Market Insights / Commentary

“Risk on” dominates as New Year begins

By David Russell

Happy New Year, indeed! At least if you’re in the stock market.

Most of the closely watched indexes rallied more than 1% in the holiday-shortened first week of 2018. The Nasdaq-100 led the charge with a rip of almost 4%, while the S&P 500, Dow Jones Industrials and Dow Transports followed with moves of about 2 percent. All of those also hit new record highs. The only major benchmark that lagged was the Russell 2000, which remains below last month’s peak and eked out a gain of less than 1 percent.

If traders had to sum up the price action in a single phrase, they’d say “risk on.” Segments of the market that benefit from a stronger economy fared well: Semiconductors, materials, energy. Meanwhile “safety plays” like utilities, consumer staples and REITs skidded lower.

The data seemed to back that sentiment, even though non-farm payrolls and weekly jobless claims were both weak. Private-sector job gains beat estimates and employers continued to beg for industrial workers. Manufacturing activity also surprised to the upside and remains near levels last seen in 2004.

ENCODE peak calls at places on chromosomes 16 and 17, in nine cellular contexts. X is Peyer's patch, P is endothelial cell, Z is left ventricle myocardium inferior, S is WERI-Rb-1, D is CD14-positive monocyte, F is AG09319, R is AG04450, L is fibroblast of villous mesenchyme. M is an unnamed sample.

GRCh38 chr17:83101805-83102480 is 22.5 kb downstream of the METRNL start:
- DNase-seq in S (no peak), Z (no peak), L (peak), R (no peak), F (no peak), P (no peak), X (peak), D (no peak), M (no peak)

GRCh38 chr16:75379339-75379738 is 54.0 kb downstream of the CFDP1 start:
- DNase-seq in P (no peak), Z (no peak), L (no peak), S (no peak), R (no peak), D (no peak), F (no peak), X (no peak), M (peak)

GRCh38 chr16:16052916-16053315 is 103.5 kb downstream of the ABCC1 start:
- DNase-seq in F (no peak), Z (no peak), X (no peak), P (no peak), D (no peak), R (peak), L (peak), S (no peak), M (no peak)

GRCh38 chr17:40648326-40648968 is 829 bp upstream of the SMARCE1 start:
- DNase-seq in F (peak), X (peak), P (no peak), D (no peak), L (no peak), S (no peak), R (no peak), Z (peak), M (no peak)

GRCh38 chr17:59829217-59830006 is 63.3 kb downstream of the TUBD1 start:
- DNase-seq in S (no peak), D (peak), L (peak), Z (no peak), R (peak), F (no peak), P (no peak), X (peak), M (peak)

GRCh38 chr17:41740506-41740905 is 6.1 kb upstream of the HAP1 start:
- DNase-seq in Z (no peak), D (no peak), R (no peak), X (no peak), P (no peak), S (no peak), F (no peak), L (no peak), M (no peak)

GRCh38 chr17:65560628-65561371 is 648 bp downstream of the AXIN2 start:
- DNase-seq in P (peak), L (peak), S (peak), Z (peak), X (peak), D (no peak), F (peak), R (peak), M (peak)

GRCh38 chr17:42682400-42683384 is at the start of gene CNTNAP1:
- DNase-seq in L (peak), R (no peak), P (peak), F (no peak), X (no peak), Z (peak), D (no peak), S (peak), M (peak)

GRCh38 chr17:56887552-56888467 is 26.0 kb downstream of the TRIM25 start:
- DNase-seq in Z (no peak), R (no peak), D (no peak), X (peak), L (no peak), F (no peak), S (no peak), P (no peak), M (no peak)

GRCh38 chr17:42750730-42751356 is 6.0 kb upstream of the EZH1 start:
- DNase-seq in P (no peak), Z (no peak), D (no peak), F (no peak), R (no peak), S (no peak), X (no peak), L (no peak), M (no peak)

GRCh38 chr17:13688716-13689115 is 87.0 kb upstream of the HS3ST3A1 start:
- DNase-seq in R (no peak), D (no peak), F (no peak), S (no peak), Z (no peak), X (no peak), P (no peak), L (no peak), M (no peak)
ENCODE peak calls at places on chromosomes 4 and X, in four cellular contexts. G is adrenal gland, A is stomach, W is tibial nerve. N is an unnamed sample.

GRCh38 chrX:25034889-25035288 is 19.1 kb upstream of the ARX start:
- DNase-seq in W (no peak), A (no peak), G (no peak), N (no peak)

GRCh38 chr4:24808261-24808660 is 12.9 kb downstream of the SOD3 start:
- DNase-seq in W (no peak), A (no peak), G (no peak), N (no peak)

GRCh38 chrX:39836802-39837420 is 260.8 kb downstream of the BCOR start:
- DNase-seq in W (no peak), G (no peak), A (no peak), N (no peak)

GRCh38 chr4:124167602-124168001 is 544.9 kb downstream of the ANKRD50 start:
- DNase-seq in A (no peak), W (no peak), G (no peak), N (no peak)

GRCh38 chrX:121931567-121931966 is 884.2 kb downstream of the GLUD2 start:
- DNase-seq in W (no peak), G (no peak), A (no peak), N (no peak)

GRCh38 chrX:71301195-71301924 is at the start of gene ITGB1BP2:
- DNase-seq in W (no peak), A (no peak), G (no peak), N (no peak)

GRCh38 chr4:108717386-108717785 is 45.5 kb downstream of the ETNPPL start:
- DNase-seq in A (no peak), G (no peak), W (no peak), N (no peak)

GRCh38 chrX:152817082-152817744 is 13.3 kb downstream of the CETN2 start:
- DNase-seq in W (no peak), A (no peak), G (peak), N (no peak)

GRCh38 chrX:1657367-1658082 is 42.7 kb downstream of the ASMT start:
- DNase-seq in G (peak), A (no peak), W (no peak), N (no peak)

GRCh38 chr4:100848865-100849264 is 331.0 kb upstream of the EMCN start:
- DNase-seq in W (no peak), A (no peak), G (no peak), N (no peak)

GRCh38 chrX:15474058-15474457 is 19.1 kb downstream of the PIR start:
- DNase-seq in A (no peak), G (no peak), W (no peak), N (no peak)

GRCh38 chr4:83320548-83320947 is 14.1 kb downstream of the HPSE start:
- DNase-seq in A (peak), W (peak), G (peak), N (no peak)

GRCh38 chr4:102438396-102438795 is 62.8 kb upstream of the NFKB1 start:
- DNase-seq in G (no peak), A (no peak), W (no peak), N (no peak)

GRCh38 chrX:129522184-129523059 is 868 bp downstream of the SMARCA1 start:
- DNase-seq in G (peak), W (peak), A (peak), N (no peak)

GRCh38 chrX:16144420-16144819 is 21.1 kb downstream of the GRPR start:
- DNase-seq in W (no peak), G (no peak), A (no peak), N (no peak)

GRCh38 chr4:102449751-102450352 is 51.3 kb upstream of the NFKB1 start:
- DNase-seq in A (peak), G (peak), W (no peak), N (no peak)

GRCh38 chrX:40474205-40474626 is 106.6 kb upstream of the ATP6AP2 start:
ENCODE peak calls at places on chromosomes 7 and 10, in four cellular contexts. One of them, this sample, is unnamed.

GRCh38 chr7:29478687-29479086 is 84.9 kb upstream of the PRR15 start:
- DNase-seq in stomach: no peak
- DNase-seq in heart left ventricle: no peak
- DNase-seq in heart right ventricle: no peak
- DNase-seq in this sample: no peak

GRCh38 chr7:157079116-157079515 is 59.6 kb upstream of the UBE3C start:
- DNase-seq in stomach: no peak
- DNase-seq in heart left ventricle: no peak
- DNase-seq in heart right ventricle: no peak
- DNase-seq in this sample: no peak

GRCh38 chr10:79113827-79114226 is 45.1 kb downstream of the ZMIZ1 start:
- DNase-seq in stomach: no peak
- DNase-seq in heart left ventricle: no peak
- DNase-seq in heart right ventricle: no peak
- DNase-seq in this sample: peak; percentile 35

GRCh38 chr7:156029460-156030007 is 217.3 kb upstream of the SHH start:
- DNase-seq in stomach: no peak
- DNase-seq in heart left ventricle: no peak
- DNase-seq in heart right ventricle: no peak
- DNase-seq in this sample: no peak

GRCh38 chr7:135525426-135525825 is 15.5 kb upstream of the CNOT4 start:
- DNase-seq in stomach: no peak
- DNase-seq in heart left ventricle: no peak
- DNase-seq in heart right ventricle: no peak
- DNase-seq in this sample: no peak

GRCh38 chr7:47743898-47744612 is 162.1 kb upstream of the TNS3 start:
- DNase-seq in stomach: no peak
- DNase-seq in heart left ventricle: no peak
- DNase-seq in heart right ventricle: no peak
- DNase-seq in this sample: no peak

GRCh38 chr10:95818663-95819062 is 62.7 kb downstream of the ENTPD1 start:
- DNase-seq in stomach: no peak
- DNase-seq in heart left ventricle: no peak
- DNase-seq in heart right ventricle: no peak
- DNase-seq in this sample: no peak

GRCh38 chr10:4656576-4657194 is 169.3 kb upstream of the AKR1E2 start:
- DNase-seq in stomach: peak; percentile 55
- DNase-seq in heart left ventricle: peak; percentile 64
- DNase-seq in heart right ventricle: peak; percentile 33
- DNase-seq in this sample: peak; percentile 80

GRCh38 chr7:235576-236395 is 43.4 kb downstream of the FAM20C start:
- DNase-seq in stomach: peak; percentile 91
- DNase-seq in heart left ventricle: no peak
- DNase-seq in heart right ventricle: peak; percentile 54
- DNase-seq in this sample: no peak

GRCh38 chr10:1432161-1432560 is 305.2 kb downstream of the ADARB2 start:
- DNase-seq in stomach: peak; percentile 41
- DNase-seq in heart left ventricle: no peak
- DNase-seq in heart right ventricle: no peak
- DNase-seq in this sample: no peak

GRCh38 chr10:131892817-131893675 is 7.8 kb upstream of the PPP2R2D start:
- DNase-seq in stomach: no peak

Another “risk on” theme last week was the continued influx of money into global equities, with most country-specific ETFs outpacing domestics by a wide margin. Top dog? Russia (RSX), finishing nearly 7% higher. Runner up? Brazil (EWZ), up 5%. China was close behind. India just needs to catch a bid and the Street will be buzzing with memories of last decade’s iconic BRIC group.

This week represents a calm before the earnings storm in the second half of January. Tech will be in focus with the Consumer Electronics Show starting tomorrow. Wednesday brings oil inventories and results from homebuilders Lennar (LEN) and KB Home (KBH). Jobless claims are due Thursday, along with Delta Air Lines (DAL) results.

Friday is the first major session for financial earnings, with JPMorgan Chase (JPM), BlackRock (BLK) and Wells Fargo (WFC) all slated to report. Monthly retail sales are due as well. And don’t forget that markets are closed the following Monday, Jan. 15, in observance of Martin Luther King Jr. day.

News Home